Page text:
If you live in Massachusetts, you probably looked across the state line with a twinge of jealously Friday.

Gov. Chris Sununu extended his state’s stay-at-home order though the end of the month, but that came with the promise of hair salons, barber shops and retail stores starting a limited reopening in less than two weeks. Restaurants will be allowed limited outdoor seating a week after that.

Who doesn’t need a haircut? And who doesn’t want to sit down and eat a cheeseburger you didn’t cook at a table not in your kitchen or dining room?

Massachusetts, meanwhile, still drifts in the other direction. Its governor on Friday announced an order requiring anyone in a public place where you’ll be closer than six feet from someone else to wear a face covering. He gave local health officials and police authority to back up his order with fines of up to $300.

So, New Hampshire gets to shop, Massachusetts gets another forced layer of protection.

Gov. Charlie Baker’s stay-at-home order expires May 18, but who really expects it to lift all at once?

The news was disheartening, to be sure, but it wasn’t all bad.

The good news is that Massachusetts is at the leading edge in that regard. Nearly 1,000 contact tracers are now at work calling people known to have been in recent touch with a coronavirus patient, to ask those who’ve been exposed to quarantine themselves.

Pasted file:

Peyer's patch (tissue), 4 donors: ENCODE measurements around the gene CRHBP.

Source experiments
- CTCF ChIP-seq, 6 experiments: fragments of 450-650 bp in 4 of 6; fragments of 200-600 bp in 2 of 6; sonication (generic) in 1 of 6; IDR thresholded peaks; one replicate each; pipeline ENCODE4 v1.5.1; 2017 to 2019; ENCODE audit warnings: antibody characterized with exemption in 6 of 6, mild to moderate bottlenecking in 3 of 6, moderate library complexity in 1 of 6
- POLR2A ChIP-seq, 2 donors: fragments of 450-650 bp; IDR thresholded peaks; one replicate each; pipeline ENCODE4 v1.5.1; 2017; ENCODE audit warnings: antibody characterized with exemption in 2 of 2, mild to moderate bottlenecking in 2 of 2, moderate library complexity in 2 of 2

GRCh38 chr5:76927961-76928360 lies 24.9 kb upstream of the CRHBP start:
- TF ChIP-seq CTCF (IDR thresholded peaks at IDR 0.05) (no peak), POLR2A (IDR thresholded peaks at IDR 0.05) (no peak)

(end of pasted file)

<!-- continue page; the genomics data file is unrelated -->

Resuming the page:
Baker aksi noted that state hospitalization rates from COVID-19 have been flat for more than two weeks. It’s not until that number starts to dip, he added, that we’ll feel comfortable pursuing plans to reopen the state.

He also pointed to the early findings of the contact tracers. Initial estimates were that each COVID-19 patient would have 10 or so close contacts that needed to be reached, Baker said. The average so far is two. The governor sees in that low number a sign of encouragement that all of the precautions being taken have “made a big difference.” It signals that efforts to chase down this virus could be backing it into a corner.

Rather than be disappointed by the slow pace of reopening, we all should be reassured by a sensible strategy that also drives down cases of infection so as not to give the coronavirus a new footing.

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